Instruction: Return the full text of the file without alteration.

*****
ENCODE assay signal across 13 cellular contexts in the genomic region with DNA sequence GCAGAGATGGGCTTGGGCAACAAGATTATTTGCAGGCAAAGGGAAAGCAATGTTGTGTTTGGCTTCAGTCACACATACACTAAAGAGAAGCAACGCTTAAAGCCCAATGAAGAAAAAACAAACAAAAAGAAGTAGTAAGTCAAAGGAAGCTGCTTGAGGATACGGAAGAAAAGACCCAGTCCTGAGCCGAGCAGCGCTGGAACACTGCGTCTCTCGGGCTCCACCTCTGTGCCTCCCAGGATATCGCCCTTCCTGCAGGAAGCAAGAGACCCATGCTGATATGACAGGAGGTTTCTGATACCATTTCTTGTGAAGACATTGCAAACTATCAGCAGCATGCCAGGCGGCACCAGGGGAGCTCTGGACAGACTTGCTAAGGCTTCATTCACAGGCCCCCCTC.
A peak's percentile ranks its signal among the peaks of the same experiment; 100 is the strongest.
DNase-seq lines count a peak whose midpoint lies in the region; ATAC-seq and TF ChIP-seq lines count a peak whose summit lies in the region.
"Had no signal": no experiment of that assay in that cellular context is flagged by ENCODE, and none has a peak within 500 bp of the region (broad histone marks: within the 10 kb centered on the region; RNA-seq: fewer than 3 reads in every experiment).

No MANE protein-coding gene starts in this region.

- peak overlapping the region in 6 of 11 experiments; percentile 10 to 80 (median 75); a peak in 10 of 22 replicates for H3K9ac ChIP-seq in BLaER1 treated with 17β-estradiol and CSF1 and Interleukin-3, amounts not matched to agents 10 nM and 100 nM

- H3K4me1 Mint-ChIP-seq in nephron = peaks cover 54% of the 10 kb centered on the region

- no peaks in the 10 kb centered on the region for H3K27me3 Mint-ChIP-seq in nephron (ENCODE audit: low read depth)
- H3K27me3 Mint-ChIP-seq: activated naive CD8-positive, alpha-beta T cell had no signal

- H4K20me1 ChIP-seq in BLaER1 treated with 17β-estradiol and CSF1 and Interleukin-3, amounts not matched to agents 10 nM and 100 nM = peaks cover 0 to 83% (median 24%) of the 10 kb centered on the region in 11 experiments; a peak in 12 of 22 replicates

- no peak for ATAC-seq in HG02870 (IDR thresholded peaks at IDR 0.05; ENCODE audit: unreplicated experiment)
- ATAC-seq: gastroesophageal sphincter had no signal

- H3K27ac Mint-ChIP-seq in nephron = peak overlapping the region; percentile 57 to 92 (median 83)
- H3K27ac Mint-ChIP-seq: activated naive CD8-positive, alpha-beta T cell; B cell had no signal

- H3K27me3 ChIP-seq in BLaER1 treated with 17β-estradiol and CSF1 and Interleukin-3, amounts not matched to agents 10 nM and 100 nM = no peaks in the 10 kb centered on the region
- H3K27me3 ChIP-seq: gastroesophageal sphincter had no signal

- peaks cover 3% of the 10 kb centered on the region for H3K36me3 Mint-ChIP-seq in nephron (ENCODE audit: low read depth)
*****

ENCODE assay signal across 13 cellular contexts in the genomic region with DNA sequence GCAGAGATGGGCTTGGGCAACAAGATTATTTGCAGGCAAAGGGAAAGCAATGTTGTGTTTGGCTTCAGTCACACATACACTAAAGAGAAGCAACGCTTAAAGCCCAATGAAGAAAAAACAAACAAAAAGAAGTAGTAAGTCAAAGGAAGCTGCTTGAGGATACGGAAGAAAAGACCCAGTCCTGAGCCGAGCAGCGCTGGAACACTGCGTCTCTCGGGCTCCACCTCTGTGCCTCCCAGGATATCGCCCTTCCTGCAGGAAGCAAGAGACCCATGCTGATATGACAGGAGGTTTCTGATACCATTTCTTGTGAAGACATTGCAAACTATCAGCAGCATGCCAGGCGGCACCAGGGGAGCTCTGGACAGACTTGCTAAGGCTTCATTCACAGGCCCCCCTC.
A peak's percentile ranks its signal among the peaks of the same experiment; 100 is the strongest.
DNase-seq lines count a peak whose midpoint lies in the region; ATAC-seq and TF ChIP-seq lines count a peak whose summit lies in the region.
"Had no signal": no experiment of that assay in that cellular context is flagged by ENCODE, and none has a peak within 500 bp of the region (broad histone marks: within the 10 kb centered on the region; RNA-seq: fewer than 3 reads in every experiment).

No MANE protein-coding gene starts in this region.

- peak overlapping the region in 6 of 11 experiments; percentile 10 to 80 (median 75); a peak in 10 of 22 replicates for H3K9ac ChIP-seq in BLaER1 treated with 17β-estradiol and CSF1 and Interleukin-3, amounts not matched to agents 10 nM and 100 nM

- H3K4me1 Mint-ChIP-seq in nephron = peaks cover 54% of the 10 kb centered on the region

- no peaks in the 10 kb centered on the region for H3K27me3 Mint-ChIP-seq in nephron (ENCODE audit: low read depth)
- H3K27me3 Mint-ChIP-seq: activated naive CD8-positive, alpha-beta T cell had no signal

- H4K20me1 ChIP-seq in BLaER1 treated with 17β-estradiol and CSF1 and Interleukin-3, amounts not matched to agents 10 nM and 100 nM = peaks cover 0 to 83% (median 24%) of the 10 kb centered on the region in 11 experiments; a peak in 12 of 22 replicates

- no peak for ATAC-seq in HG02870 (IDR thresholded peaks at IDR 0.05; ENCODE audit: unreplicated experiment)
- ATAC-seq: gastroesophageal sphincter had no signal

- H3K27ac Mint-ChIP-seq in nephron = peak overlapping the region; percentile 57 to 92 (median 83)
- H3K27ac Mint-ChIP-seq: activated naive CD8-positive, alpha-beta T cell; B cell had no signal

- H3K27me3 ChIP-seq in BLaER1 treated with 17β-estradiol and CSF1 and Interleukin-3, amounts not matched to agents 10 nM and 100 nM = no peaks in the 10 kb centered on the region
- H3K27me3 ChIP-seq: gastroesophageal sphincter had no signal

- peaks cover 3% of the 10 kb centered on the region for H3K36me3 Mint-ChIP-seq in nephron (ENCODE audit: low read depth)